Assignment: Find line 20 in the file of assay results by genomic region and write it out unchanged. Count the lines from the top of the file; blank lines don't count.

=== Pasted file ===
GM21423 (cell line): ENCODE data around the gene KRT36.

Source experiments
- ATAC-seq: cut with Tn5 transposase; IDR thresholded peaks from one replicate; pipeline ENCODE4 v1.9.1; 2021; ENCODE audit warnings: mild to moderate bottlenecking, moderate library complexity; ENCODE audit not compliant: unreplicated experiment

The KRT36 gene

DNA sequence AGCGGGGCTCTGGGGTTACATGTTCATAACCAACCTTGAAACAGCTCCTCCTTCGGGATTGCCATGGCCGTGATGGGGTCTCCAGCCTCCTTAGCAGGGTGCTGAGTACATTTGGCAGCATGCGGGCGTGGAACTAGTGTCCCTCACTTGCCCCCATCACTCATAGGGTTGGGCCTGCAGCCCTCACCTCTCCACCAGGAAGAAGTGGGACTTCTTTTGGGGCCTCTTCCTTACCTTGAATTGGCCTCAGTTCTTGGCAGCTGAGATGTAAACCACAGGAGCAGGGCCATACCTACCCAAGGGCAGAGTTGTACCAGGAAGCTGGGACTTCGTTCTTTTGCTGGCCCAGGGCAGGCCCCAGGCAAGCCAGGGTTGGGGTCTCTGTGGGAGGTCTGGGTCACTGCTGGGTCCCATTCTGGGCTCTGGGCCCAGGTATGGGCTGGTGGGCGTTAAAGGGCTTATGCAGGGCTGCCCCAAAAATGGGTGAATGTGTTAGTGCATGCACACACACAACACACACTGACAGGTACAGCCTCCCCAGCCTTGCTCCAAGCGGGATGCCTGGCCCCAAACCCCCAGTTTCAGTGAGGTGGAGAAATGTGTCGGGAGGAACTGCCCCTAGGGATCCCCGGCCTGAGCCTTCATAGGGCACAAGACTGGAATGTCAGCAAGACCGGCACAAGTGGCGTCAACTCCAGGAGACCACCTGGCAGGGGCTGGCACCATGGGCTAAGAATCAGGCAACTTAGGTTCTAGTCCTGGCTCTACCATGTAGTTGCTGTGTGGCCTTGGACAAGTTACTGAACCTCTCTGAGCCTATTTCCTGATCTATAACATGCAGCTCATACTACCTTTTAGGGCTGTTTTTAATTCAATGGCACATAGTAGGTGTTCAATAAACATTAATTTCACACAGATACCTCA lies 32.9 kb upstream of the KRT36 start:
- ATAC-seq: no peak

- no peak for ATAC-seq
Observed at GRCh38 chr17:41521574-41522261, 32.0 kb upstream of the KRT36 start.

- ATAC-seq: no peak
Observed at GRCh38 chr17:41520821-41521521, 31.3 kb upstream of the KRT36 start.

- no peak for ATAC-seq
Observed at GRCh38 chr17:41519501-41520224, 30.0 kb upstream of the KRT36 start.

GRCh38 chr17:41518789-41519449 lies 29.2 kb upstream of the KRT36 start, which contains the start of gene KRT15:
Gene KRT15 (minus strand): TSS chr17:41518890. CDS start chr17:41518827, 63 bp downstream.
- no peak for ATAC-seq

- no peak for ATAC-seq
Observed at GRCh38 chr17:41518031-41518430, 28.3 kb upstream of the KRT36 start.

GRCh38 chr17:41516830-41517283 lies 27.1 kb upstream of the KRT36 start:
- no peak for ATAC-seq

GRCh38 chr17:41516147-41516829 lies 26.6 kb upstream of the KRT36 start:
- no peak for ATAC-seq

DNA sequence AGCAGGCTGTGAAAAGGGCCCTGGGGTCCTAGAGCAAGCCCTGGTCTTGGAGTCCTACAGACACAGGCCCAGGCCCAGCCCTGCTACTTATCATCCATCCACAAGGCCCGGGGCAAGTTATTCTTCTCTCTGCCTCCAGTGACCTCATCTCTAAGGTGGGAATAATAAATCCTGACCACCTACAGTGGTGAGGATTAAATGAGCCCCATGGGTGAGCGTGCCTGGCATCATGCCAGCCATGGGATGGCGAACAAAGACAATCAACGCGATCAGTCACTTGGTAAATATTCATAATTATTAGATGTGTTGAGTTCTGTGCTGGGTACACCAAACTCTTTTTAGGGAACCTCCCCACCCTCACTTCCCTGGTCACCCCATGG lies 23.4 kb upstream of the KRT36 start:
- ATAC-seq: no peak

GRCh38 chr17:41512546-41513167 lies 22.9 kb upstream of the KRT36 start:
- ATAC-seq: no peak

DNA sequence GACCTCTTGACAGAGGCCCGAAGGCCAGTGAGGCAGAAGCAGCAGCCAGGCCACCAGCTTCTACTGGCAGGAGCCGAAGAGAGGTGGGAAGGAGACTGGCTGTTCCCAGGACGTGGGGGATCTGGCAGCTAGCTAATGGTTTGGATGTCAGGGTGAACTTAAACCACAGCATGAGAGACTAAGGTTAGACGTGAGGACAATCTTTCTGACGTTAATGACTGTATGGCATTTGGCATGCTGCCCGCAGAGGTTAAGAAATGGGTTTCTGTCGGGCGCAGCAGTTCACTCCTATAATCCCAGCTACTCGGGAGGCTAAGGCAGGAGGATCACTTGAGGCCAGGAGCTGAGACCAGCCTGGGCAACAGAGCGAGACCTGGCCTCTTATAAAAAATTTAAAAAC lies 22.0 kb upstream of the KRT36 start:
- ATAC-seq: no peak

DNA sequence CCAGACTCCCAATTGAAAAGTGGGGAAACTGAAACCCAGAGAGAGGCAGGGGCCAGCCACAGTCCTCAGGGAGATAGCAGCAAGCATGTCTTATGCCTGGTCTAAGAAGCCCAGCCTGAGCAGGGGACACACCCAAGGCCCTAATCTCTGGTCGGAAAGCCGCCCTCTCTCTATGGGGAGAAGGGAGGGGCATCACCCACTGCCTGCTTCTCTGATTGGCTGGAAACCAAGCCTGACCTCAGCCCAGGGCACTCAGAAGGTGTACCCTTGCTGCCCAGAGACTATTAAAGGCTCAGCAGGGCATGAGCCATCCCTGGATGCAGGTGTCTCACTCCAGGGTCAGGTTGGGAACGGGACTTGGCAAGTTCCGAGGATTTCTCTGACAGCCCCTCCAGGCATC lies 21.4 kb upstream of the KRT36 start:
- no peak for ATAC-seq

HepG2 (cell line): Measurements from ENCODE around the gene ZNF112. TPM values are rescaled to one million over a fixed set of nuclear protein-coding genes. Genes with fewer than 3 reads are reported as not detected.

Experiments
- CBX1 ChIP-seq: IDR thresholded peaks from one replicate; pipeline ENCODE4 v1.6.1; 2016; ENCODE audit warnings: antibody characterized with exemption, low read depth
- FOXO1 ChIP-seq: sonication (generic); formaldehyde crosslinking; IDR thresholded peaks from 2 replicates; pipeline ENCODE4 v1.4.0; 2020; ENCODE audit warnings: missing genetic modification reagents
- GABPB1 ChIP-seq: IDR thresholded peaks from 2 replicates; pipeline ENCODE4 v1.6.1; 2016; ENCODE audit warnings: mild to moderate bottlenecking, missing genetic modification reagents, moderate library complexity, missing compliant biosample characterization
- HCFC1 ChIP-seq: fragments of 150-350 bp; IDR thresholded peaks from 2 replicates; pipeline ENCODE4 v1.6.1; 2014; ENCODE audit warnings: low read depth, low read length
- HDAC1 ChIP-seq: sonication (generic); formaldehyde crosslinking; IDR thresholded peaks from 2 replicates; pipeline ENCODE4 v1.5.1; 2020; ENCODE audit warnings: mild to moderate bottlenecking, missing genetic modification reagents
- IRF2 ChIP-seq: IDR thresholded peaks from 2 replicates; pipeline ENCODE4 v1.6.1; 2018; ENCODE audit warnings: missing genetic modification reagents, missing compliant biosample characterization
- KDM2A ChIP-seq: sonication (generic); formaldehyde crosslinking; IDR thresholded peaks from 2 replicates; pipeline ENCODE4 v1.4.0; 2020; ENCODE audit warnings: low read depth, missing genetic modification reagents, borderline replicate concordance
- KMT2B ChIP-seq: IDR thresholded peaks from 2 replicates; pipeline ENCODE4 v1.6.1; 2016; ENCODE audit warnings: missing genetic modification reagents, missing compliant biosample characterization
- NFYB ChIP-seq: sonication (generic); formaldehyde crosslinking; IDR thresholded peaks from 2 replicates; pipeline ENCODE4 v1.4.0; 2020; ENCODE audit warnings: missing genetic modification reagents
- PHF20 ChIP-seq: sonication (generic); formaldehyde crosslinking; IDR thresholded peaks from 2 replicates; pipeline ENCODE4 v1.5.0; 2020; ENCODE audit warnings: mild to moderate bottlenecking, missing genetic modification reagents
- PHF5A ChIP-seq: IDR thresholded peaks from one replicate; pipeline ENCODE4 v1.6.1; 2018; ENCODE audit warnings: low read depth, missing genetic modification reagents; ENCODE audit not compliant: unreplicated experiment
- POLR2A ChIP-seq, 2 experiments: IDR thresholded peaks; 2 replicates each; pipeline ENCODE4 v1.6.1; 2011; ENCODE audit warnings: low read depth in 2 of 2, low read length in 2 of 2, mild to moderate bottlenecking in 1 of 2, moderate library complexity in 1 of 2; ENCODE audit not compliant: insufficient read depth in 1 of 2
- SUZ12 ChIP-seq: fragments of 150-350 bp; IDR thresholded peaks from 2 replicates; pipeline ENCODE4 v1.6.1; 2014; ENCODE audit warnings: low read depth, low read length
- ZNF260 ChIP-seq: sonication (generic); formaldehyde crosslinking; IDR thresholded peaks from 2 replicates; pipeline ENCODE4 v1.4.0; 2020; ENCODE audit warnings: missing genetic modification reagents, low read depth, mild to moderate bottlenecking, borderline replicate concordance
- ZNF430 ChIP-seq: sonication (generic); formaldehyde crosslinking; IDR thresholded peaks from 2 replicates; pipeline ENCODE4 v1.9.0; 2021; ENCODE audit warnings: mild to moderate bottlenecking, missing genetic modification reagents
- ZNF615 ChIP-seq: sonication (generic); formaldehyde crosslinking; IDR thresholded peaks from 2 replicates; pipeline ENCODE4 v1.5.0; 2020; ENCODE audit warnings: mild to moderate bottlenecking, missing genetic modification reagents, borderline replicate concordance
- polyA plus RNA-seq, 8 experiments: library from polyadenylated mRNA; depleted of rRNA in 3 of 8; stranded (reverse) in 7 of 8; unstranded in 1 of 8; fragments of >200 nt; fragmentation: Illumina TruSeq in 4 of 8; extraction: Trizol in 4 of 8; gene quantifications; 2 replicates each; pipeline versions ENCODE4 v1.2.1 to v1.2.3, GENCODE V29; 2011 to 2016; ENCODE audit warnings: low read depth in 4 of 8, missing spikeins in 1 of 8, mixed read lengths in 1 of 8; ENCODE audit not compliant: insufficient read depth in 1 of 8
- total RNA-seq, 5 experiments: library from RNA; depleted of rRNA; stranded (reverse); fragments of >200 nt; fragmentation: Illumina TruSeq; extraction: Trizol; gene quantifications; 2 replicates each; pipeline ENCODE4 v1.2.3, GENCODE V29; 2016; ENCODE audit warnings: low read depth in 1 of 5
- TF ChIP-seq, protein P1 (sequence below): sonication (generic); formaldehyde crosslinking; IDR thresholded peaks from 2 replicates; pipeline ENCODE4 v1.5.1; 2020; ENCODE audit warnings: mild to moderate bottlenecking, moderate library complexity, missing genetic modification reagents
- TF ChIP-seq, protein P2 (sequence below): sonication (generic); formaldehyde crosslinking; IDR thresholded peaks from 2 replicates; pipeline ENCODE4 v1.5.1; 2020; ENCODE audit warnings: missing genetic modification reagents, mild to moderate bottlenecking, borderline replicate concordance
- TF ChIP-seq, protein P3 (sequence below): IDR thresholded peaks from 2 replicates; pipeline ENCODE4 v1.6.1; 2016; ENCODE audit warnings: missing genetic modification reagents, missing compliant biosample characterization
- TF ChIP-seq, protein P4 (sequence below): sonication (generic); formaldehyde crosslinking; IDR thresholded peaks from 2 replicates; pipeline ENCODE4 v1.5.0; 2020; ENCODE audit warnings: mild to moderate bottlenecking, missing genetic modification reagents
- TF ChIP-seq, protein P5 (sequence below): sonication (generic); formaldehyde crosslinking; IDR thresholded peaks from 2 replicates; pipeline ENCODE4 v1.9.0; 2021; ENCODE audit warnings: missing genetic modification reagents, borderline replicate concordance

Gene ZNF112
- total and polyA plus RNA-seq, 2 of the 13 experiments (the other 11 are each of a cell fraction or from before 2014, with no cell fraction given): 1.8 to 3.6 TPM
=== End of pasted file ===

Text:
GRCh38 chr17:41516147-41516829 lies 26.6 kb upstream of the KRT36 start: